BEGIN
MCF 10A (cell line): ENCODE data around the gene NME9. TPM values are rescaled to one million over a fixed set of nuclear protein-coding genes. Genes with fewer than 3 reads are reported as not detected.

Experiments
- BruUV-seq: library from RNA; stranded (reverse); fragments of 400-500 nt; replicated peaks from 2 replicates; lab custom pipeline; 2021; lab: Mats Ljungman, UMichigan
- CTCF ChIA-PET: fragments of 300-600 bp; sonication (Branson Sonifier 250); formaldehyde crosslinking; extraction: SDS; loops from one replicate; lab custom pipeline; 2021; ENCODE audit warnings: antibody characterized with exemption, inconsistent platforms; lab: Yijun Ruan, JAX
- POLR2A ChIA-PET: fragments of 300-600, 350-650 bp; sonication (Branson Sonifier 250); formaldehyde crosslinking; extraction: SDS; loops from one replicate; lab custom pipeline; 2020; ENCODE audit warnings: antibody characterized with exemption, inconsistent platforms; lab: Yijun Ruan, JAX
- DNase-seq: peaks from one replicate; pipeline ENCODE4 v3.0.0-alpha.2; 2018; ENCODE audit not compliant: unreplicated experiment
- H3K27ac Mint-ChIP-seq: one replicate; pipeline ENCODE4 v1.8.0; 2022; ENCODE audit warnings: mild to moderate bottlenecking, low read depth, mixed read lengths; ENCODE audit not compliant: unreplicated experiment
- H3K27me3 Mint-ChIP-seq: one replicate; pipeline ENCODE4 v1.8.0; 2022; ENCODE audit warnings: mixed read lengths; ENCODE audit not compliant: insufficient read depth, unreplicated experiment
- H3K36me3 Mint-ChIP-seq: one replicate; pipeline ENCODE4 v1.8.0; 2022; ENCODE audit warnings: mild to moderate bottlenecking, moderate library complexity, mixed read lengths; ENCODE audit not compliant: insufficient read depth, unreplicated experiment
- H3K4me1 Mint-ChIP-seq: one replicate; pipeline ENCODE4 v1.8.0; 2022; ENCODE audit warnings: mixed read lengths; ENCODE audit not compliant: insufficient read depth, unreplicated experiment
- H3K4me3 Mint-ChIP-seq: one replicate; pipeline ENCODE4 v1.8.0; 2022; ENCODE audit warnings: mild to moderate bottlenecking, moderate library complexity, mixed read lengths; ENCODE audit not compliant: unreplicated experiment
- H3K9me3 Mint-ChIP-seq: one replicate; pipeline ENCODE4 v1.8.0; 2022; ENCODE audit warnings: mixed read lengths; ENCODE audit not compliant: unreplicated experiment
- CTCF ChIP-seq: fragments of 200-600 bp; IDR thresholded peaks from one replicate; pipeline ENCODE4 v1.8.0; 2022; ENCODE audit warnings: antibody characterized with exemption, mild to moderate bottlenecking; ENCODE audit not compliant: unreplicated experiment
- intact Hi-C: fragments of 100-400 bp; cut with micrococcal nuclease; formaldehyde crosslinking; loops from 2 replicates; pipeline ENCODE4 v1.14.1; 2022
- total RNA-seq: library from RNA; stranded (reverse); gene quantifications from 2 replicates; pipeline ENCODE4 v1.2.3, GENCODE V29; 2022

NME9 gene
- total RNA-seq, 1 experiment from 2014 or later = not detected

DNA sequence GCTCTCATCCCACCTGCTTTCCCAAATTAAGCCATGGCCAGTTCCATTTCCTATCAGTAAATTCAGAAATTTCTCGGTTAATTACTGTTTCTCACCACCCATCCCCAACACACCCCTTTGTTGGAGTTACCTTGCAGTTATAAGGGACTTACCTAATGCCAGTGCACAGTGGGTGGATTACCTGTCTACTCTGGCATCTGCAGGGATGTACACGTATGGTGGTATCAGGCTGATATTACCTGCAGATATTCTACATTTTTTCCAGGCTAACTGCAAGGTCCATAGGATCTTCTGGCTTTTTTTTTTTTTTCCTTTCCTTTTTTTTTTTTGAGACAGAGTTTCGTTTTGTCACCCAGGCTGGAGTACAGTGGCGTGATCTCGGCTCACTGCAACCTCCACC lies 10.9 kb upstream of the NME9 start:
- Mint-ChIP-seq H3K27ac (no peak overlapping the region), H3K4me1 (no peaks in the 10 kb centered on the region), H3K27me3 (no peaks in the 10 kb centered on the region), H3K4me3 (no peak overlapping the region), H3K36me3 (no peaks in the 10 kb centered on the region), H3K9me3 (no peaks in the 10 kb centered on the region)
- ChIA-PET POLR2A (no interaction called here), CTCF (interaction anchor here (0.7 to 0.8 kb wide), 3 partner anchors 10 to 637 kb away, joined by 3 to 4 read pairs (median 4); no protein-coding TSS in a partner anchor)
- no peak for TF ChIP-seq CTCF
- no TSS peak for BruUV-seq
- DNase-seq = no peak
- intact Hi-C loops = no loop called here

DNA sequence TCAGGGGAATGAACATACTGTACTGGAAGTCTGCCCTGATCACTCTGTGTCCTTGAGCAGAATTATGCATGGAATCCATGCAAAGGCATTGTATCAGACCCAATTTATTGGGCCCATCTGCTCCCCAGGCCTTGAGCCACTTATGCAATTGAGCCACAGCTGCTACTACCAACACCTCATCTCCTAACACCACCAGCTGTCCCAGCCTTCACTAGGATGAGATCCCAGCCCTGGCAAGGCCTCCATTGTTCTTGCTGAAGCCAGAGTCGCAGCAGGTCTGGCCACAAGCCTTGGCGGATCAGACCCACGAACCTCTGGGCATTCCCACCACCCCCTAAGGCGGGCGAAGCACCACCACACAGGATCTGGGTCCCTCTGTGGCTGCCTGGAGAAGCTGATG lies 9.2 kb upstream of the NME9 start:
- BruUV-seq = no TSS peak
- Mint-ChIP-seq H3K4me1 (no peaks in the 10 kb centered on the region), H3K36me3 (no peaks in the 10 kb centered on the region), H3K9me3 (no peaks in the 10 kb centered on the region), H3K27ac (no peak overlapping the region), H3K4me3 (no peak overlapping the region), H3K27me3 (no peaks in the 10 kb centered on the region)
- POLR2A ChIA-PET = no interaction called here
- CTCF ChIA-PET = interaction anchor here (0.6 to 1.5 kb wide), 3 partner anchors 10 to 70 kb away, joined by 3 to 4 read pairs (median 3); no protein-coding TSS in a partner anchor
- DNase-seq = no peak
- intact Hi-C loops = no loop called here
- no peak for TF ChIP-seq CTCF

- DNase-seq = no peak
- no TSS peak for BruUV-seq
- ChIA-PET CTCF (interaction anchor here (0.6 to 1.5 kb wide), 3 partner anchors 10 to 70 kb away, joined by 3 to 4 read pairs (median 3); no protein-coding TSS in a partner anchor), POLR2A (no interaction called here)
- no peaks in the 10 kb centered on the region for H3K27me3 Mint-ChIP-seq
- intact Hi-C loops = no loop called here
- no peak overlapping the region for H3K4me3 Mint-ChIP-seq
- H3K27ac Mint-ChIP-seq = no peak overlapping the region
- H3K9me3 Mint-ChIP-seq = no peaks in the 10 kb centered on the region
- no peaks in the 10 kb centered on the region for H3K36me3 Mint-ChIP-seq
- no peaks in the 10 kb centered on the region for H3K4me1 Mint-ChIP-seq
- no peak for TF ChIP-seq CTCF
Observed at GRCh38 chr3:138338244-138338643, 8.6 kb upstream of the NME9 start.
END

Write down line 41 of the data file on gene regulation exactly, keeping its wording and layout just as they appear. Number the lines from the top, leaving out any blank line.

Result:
- no peaks in the 10 kb centered on the region for H3K36me3 Mint-ChIP-seq